‘Greater New York,’ MoMA PS1’s Closely Watched Survey, Returns to Excavate New York’s Past and Reckon With Its Surreal Present

What began as a survey of New York's present feels more intergenerational and international than ever.

Luis Frangela, Dreamer (1983) and a Matthew Langan-Peck
Luis Frangela, Dreamer (1983) and a Matthew Langan-Peck "Basket" sculpture (2021). Photo by Ben Davis.

The fifth edition of “Greater New York,” the recurring exhibition organized by MoMA PS1, is back. The trend-setting show is always highly anticipated, but may be even more so this time around because it was delayed by a year due to the COVID-19 pandemic.

It includes 47 artists and collectives spread across three floors of PS1. The selection feels more intergenerational than ever, which makes for an exciting mix. Works that suggest historical perspectives on life in New York appear seamlessly alongside younger artists’ attempts to capture the momentous present.

Of the living artists in the show, the oldest is Bettina Grossman, born 1927. The youngest is Kristi Cavataro, born 1992.

Background: Ahmed Morsi, Clocks 1996). Foreground: Bettina Grossman, option for an angle, 24 inconstants from one constant (1971). Photo by Ben Davis.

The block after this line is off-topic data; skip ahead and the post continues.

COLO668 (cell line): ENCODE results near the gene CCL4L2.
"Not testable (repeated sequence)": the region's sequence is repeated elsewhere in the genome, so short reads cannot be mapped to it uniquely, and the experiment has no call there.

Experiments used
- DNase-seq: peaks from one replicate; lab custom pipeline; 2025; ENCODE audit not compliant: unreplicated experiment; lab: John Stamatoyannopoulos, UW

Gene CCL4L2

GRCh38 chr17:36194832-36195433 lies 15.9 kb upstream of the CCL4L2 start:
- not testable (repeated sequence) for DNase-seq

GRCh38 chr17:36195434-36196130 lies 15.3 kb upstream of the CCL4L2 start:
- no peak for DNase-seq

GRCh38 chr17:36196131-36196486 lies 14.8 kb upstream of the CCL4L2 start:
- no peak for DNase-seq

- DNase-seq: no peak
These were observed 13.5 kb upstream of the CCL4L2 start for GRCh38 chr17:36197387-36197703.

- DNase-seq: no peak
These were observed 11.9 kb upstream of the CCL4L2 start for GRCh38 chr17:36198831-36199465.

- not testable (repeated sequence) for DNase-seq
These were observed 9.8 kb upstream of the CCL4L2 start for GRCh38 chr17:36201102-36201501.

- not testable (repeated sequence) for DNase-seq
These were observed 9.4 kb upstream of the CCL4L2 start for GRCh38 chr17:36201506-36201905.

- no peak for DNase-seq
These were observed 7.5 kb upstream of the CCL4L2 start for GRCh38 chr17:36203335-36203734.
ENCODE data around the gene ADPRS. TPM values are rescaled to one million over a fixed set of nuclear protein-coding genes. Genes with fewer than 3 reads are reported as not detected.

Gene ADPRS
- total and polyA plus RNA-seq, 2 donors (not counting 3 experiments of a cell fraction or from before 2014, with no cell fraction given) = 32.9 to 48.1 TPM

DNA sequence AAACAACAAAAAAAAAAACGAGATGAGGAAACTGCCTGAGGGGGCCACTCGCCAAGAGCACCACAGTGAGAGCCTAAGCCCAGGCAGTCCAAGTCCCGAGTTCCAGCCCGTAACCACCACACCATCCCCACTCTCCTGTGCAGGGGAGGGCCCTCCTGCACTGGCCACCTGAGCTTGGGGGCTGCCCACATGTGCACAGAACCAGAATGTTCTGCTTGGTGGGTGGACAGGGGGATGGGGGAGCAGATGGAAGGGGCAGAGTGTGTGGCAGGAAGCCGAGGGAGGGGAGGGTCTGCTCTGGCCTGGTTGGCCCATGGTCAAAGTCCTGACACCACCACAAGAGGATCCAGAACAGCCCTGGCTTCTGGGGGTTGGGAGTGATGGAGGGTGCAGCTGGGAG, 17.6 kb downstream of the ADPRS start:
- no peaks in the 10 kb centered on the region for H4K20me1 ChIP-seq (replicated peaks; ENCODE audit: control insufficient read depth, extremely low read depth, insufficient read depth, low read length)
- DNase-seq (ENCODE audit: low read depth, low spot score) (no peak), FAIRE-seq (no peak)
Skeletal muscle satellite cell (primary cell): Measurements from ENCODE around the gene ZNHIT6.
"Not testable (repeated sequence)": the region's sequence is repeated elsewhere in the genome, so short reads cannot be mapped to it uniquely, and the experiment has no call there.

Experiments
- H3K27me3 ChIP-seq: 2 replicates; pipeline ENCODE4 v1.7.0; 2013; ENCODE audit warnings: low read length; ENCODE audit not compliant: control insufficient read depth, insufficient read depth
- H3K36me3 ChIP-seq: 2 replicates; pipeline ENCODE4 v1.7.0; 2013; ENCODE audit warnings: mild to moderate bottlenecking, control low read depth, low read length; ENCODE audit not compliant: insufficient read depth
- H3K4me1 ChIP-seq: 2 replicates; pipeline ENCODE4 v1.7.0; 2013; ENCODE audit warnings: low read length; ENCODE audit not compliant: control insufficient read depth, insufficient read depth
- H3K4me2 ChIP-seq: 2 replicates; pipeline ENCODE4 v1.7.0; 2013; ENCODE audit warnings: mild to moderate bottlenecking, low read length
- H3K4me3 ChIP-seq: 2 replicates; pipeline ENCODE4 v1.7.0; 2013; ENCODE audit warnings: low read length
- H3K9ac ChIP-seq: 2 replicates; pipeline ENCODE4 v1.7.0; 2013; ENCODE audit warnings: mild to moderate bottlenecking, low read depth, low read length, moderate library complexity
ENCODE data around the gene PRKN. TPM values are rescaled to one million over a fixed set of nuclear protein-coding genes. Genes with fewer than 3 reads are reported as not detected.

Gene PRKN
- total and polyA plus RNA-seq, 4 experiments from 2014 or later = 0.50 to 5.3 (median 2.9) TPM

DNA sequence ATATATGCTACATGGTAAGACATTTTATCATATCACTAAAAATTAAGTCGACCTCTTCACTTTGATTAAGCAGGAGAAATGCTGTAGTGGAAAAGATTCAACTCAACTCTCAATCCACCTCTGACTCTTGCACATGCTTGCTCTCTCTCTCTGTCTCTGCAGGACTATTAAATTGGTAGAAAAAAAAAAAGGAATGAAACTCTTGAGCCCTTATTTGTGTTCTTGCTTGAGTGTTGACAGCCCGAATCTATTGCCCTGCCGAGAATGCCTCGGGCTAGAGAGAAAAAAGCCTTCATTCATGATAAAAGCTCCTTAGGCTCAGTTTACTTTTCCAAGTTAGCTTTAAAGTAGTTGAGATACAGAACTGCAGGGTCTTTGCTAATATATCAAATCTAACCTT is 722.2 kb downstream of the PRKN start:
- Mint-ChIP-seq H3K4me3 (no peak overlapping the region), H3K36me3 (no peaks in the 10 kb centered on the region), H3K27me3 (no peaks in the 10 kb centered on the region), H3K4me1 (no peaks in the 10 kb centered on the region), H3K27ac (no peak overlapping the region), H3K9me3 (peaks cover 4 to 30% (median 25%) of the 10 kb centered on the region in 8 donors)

Background: Ahmed Morsi, Clocks 1996). Foreground: Bettina Grossman, option for an angle, 24 inconstants from one constant (1971). Photo by Ben Davis.

MoMA PS1 curator Ruba Katrib, who led the team that curated this edition, told Artnet News that this year’s “Greater New York” looks at “artists’ relationships in the city through strategies of surrealism and documentary.” These two modes, often viewed as opposites—one dealing with reality, the other with dreams—criss-cross throughout PS1’s galleries.

In the later category, she pointed to the work of photographer Marilyn Nance, famous for her work documenting African-American life and the African diaspora in New York (and beyond, though the works in this show are focused on New York City), as well as Hiram Maristany who grew up in East Harlem and regularly documented the lives of the close-knit Puerto Rican community.

Works by Hiram Maristany in "Greater New York." Photo by Ben Davis.

Works by Hiram Maristany in “Greater New York.” Photo by Ben Davis.

Maristany was the official photographer of the activist group known as the Young Lords, Katrib noted. In addition to protests where they asserted their rights, the Lords were also involved in activities to support the East Harlem community, including organizing clothing drives and picking up trash.

Katrib pointed to a more contemporary documentary impulse in the work of Black Mass Publishing, a collective established in 2018. The group publishes zines and books of both new and archival content by Black artists aimed at fostering new conversations about Black cultural production.

Installation view of gallery devoted to Blackmass Publishing in "Greater New York." Photo by Ben Davis.

Installation view of gallery devoted to Blackmass Publishing in “Greater New York.” Photo by Ben Davis.

In “Greater New York,’ one gallery, dubbed “Black Mass Publishing Study Hall,” features a library of zines and pamphlets to peruse.